Rebecca Harris’ most recent exhibition, Understory, takes the gallery visitor on a journey through scenes and vistas of inviting, (but unnerving), forests, landscapes and vegetation. In these new works, Harris’ imagery is the story of the understory.
Her practice has retained its focus on nature and landscapes and her technical abilities as a painter have undergone impressive artistic development, refining her vivid dreamscape of bright colours to teeter on the borderlines of reality. Fine details of flora and fauna are executed with delicate brushwork and purposeful sgraffito, (the careful scratching away of the top layer of paint). The foliage feels alive, tree trunks grow lichen and bark peels away, while meanwhile, in another part of the forest, copious varieties of flowers blossom.
Harris’ moody landscapes are described from both a distance, incorporating vast skies, glass lakes and distance forests, and in the detail of their densely, towering greenery and cellular configurations of winding vines and delicate flowers, transforming into geometric patterns.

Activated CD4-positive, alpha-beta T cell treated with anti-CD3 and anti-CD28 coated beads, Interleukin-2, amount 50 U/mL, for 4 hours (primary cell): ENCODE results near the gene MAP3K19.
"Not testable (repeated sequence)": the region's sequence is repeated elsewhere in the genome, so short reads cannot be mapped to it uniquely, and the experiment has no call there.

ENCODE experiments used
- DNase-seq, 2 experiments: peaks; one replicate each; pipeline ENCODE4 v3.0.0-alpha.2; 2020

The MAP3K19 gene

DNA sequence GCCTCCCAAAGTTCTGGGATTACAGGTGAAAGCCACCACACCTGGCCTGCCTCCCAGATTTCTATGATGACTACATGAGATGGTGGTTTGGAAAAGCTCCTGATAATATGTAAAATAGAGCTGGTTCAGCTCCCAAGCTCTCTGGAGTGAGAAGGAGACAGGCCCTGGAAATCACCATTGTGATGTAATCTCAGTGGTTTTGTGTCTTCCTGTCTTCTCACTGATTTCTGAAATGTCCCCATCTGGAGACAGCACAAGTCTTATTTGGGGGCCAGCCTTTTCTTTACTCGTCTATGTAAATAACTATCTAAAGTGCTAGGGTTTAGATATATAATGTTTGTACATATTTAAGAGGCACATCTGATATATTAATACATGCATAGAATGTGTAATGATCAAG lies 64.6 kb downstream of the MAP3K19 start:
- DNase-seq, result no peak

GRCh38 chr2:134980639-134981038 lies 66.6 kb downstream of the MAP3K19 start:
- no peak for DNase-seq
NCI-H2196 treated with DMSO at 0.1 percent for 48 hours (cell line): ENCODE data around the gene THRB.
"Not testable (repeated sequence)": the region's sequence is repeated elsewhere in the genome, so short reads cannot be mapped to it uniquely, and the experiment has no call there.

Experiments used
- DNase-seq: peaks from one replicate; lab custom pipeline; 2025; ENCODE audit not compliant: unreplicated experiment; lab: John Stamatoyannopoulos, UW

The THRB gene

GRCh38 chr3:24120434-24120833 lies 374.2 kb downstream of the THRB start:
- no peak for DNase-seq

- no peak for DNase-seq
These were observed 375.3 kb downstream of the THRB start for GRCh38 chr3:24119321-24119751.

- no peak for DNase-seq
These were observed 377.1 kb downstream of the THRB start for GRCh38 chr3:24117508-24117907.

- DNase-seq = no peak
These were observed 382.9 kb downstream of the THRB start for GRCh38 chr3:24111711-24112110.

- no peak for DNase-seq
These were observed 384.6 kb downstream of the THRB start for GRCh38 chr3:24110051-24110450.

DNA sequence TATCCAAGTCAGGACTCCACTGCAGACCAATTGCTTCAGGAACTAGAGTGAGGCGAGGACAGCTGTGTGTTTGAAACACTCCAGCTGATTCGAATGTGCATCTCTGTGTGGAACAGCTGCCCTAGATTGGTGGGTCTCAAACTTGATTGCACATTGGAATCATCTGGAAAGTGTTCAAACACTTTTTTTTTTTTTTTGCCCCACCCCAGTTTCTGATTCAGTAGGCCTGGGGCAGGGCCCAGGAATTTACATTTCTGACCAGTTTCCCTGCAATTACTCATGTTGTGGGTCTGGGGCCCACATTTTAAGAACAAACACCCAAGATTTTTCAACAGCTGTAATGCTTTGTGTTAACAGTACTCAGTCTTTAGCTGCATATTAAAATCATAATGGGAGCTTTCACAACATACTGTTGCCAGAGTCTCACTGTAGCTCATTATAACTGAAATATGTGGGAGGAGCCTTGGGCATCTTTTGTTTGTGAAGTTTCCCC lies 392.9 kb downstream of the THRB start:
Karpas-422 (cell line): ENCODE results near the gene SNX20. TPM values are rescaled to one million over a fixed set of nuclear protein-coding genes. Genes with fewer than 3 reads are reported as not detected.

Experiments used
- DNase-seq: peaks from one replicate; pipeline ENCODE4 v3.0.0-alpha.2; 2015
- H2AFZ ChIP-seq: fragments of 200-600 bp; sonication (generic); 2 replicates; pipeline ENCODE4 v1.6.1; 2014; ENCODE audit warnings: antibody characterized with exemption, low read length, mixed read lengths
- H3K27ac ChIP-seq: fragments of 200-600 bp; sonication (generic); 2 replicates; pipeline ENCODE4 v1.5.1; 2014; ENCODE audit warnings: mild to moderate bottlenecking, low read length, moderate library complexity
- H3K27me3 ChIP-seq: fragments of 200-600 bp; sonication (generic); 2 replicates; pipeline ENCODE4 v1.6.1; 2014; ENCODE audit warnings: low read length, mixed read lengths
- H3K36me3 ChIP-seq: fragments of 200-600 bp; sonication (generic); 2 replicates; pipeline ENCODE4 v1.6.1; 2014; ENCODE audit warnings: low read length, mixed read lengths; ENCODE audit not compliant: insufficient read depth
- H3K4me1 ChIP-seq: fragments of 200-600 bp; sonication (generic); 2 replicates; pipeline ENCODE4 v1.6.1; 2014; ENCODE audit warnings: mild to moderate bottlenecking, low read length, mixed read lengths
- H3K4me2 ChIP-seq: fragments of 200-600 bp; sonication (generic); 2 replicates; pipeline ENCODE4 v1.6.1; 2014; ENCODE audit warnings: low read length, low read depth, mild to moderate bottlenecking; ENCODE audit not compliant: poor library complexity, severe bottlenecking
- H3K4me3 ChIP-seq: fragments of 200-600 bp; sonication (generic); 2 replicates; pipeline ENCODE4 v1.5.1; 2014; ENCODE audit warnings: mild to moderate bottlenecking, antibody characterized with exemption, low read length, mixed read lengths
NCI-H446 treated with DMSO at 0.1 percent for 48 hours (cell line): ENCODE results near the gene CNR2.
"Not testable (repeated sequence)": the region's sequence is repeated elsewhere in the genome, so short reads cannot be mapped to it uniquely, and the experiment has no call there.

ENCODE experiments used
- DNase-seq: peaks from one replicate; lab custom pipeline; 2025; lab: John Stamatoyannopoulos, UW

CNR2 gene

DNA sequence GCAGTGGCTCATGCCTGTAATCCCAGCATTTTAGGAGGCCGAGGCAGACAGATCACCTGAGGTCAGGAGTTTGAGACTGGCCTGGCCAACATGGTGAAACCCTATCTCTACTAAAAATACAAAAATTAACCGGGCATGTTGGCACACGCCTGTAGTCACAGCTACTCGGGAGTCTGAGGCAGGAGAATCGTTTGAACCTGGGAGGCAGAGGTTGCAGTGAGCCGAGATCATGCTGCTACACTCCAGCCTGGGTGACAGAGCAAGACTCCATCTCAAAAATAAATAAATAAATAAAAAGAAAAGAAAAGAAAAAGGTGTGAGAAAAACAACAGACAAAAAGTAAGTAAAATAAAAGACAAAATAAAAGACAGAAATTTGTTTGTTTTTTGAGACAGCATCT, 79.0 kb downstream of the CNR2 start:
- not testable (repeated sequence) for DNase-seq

The influence of Impressionist painting is stated and revealed in works such as Bankside with Monet’s Lilies. As anticipated, water-lilies feature in the work, but it is the visible application of layers of blue and pink paint, kindling a soft haze with the possibility of hope for sunshine that is prevalent and manifest in all the works in Understory.
Keep on Going in this Spinning World features brightly coloured cellular plants, while Tapestry with Blue Mushroom is a crouching view into the leaf litter and fungi of the forest. A skull is hidden within the brown flora, and while this is an immediate reminder of inevitable death and decay fundamental to any ecosystem, the penetrating romanticism of Harris’ subjects makes this and other works far more than about their biology.
While Harris’ flora and fauna is both fairytale beautiful and inviting, there is, like all good fairytales, a sense of danger lurking in the shadows.
Rebecca Harris, Understory, City Art, 7 – 28 August